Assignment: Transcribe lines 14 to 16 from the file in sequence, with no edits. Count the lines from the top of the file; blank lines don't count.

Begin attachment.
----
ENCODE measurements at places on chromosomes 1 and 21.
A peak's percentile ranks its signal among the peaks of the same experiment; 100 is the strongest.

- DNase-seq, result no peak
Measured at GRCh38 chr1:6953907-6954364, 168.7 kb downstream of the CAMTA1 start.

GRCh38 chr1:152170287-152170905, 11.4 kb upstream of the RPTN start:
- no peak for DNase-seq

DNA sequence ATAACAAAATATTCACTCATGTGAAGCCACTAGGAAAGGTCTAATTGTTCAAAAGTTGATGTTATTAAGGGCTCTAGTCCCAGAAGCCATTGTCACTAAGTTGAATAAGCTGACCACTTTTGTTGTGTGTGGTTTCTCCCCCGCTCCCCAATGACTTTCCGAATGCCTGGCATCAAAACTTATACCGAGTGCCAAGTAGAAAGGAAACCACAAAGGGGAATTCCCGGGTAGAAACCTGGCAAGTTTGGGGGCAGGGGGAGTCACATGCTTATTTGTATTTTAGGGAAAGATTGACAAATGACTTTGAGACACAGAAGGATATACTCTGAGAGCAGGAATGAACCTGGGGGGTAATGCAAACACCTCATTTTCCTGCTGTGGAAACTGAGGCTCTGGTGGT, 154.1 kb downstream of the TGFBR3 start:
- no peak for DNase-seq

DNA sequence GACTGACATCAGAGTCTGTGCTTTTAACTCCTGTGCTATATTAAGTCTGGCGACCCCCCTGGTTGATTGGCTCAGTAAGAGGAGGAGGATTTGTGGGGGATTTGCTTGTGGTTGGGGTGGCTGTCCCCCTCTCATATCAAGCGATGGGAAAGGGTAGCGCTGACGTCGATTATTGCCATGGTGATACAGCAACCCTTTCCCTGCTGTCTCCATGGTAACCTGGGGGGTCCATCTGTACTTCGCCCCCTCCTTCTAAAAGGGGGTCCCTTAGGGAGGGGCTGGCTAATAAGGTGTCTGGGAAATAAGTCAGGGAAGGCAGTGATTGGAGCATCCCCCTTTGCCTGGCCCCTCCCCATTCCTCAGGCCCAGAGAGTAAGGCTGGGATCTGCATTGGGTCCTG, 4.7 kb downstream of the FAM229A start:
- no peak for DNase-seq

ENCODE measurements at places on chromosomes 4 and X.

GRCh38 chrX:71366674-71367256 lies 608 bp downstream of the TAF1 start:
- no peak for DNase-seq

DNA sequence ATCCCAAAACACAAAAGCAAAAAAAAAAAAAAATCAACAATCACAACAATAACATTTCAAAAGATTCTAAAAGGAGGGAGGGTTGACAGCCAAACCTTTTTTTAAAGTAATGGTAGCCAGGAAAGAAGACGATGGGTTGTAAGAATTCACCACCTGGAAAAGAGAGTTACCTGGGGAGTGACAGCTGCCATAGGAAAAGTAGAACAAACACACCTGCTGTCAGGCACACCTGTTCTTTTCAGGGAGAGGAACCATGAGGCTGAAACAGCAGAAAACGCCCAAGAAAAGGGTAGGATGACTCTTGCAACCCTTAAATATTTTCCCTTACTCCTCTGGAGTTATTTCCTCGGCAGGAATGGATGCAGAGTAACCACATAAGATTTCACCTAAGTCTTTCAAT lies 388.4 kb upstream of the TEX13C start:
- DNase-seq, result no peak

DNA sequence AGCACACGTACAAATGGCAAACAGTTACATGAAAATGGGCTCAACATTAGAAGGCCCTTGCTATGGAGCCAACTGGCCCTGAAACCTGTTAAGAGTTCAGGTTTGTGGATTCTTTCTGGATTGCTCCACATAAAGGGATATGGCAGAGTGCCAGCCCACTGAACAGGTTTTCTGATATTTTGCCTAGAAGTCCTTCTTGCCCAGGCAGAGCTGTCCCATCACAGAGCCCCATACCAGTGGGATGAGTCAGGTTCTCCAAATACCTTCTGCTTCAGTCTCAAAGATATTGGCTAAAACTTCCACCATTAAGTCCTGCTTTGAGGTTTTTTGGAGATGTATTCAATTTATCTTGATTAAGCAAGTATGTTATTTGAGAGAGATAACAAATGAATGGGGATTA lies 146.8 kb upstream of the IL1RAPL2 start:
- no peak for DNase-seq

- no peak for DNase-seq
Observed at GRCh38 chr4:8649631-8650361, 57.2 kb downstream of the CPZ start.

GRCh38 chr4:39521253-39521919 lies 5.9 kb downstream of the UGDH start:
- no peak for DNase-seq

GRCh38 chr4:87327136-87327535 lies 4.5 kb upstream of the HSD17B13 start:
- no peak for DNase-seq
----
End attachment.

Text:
DNA sequence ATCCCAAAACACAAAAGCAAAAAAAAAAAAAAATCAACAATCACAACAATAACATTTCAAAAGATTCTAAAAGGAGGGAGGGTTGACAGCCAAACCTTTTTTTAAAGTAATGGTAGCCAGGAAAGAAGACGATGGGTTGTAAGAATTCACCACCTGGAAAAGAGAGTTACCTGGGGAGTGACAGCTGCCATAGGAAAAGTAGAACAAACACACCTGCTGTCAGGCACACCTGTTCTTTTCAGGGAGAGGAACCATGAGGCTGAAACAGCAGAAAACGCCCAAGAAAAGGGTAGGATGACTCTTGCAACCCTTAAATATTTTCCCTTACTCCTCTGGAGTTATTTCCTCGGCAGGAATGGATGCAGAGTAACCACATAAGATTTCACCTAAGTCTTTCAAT lies 388.4 kb upstream of the TEX13C start:
- DNase-seq, result no peak

DNA sequence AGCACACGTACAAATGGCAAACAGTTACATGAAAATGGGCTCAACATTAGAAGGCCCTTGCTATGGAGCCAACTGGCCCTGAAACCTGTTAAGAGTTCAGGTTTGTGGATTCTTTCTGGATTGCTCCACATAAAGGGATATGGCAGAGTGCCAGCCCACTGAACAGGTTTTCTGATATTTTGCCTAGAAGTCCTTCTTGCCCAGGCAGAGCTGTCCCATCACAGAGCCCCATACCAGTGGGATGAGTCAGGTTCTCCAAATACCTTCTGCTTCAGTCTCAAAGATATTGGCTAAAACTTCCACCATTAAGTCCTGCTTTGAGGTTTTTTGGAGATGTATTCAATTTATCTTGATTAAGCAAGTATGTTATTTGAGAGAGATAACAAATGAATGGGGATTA lies 146.8 kb upstream of the IL1RAPL2 start: